Wednesday, August 28, 2013
In presenting his first budget to the city, Jackson Mayor Chokwe Lumumba banked on Jacksonians to understand that money doesn't grow on trees.
Through the first few days of grilling from Jackson's City Council, it's so far, so good for the mayor's budget proposal. At least by the time of this writing, Lumumba's department heads have, one after another, made their presentations to the council without incident. They outlined the progress—or lack of progress—of the past year, each explaining why their bottom lines are what they are.
"I've been pleasantly surprised by the whole process," Councilman De'Keither Stamps, Ward 4, said. "I had never seen (City Director of Public Works) Dan Gaillet give a presentation before, and he knocked it out of the park. The mayor's office has presented a solid budget, and I think the other members are on board."
That everyone seems to be in agreement to this point may surprise some, considering the mayor's proposed budget includes steep rate increases for water and sewer services for Jackson residents and businesses, and expands funding for nearly every city-services department. Even Quentin Whitwell, Ward 1, a Republican opposed to tax increases, said he realizes the city must do something.
"I think we need to have bigger conversation about the water and sewer structure in the metro area," Whitwell said. "Ultimately, bigger decisions have to be made. I applaud the mayor for recognizing that we can't keep doing the same thing and expect different results. So, right now, I'm in one of those postures where I'm just analyzing the facts and asking questions, and we'll see where we go from there."
Under the plan, the city will raise rates on sewer bills, effectively doubling them, and water bills would rise around $6 on average, from $15 to $21, said City Finance Department spokesman Rick Hill. Hill estimated that the increase will produce a little more than $30 million in additional revenue for the city.
In addition, Lumumba said 5.53 mills originally set to go to JPS would not be used by the schools, and instead account for an additional $6.4 million to help the city balance its budget. JPS officials could not be reached for comment, but the school district sued the city of Jackson last year over a millage dispute, saying they were being underfunded, and won.
The additional money in this year's budget, some $150 million more than last year, will begin to fund projects meant to resolve the city's various challenges, including the $400 million consent decree from the U.S. Environmental Protection Agency. The city must include the decrees' mandates in its budgets until the last debts are paid. Rebuilding and repairing other crumbling infrastructure, including roads, are in addition to the city's regular expenses and duties, such as fire and police protection.
"I have to be brutally honest about the state of our beloved city and what must be done to make our city the place we all know it can be," Lumumba said during his budget presentation before the city council.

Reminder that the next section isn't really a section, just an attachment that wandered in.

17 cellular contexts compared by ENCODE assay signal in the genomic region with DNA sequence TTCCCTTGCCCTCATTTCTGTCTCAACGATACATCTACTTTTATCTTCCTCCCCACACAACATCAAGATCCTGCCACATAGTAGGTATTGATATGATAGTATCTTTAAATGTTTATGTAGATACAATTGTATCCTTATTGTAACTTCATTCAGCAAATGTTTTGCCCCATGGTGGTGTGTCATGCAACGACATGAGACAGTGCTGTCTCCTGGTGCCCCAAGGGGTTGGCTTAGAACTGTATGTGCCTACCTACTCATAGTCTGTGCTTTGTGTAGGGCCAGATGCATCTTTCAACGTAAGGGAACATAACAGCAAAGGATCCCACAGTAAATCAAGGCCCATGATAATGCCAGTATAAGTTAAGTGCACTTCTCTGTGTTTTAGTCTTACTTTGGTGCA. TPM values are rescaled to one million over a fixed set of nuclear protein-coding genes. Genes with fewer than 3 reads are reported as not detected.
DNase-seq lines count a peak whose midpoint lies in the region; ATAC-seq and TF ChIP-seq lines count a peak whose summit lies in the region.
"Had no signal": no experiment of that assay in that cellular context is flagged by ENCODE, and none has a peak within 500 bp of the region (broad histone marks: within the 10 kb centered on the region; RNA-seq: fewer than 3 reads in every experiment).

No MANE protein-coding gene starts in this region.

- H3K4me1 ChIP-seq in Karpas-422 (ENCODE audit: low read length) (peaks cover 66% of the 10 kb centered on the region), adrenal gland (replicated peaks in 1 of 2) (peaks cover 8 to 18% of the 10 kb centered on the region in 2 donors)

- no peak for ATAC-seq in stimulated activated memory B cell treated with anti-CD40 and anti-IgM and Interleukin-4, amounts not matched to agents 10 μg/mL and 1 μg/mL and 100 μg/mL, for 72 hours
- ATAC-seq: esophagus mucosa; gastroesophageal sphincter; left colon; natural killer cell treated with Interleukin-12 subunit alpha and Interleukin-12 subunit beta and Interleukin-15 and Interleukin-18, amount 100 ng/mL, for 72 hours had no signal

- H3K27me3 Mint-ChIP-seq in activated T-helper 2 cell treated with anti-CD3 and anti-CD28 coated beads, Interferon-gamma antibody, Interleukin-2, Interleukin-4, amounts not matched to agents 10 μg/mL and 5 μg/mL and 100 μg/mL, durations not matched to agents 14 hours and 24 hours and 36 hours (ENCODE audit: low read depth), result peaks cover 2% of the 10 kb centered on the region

"This budget includes some solutions that clearly are not going to be popular—I can tell by the looks on your faces—but they are necessary."
The mayor's budget increases a handful of departments by a small percentage, but, under the plan, the Public Works Department would grow by a whopping $22 million to $398 million, which represents roughly 76 percent of a $29,386,861 increase in city spending over the 2013 fiscal year.
If that number sounds high, it's because, comparatively, it is.
Several city departments could see cuts in funding: parks and recreation is scheduled to see a cut of around $124,000; public safety will lose $1.8 million; and fire safety will lose $4.2 million. Constituency services, which connects Jackson residents with city services, is moving under administration.
The mayor's budget increases funds for employee benefits, cultural services, personnel, planning and development.
City Council Budget Committee Chairman Tony Yarber, Ward 6, applauded when Lumumba said he would put more funds toward fixing Jackson's drainage, about which the city receives one complaint a day, the mayor said.
For anyone who followed the mayoral campaign, Lumumba's message—that he's not kicking the can down the road to meet the city's challenges—is predictable. Raising water and sewer bills, on the other hand, was a break from Lumumba's position of making sure the burden of paying for a big government-spending increase didn't reach the wallets of Jackson residents.
"I was almost speechless," Yarber said. "Just to hear the resolve in his voice, and especially knowing that he has always been a champion of being sure that people wouldn't have to endure hardships that was placed on them by the government. To hear him understand that the people and the municipal government, they need each other, and articulate it the way he did. ... was impressive."
The city council continued to hold hearings into this week, ahead of a Sept. 5 meeting at 6 p.m. The council will hear from the public at that time, Yarber said.
The council is scheduled to approve a budget, adjusted or not, by Sept. 15.